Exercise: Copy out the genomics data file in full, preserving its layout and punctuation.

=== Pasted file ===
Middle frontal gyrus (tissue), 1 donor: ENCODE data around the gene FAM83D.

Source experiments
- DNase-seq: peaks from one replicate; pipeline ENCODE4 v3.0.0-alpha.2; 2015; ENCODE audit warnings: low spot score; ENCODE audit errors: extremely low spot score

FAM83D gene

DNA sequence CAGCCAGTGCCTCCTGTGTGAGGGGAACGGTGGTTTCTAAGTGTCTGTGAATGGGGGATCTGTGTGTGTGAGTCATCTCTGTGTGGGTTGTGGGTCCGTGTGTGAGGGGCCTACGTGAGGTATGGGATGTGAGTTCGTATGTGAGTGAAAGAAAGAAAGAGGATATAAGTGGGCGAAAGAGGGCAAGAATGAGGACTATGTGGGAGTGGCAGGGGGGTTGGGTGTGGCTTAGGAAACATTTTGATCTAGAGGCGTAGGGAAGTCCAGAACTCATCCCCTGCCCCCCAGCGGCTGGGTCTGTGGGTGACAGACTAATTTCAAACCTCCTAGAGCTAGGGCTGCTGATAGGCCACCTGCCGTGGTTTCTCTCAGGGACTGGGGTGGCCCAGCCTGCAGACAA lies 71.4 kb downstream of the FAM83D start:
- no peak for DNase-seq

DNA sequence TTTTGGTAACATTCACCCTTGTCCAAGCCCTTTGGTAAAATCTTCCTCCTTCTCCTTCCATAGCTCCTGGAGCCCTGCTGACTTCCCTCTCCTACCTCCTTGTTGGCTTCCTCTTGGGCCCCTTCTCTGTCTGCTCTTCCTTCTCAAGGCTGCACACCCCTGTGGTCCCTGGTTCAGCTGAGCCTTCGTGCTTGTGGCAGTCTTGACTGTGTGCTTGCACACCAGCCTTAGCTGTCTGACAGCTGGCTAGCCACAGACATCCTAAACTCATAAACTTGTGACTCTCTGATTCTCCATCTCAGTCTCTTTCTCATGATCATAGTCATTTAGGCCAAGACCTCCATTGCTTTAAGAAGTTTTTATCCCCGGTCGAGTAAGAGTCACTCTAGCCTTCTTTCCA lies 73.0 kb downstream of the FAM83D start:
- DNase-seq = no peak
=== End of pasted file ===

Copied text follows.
Middle frontal gyrus (tissue), 1 donor: ENCODE data around the gene FAM83D.

Source experiments
- DNase-seq: peaks from one replicate; pipeline ENCODE4 v3.0.0-alpha.2; 2015; ENCODE audit warnings: low spot score; ENCODE audit errors: extremely low spot score

FAM83D gene

DNA sequence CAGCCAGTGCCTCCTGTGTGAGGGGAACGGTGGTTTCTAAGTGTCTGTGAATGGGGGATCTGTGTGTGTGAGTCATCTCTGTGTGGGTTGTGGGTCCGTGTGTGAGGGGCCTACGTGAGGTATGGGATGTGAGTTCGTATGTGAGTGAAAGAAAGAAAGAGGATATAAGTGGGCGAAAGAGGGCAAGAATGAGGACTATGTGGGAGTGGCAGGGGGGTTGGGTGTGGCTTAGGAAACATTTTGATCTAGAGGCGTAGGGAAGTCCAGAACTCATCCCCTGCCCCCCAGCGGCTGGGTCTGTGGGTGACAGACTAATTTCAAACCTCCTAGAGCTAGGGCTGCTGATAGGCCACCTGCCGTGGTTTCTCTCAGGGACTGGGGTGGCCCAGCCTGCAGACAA lies 71.4 kb downstream of the FAM83D start:
- no peak for DNase-seq

DNA sequence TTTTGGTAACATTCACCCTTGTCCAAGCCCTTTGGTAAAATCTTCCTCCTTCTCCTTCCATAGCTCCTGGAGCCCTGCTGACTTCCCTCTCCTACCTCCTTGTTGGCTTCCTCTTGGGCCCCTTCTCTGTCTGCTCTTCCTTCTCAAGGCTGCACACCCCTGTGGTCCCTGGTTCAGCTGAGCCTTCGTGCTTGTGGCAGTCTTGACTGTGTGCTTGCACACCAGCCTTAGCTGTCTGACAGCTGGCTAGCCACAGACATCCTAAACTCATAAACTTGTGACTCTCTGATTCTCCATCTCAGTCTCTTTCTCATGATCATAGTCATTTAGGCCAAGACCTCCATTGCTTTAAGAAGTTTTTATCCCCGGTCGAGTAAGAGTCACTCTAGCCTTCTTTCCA lies 73.0 kb downstream of the FAM83D start:
- DNase-seq = no peak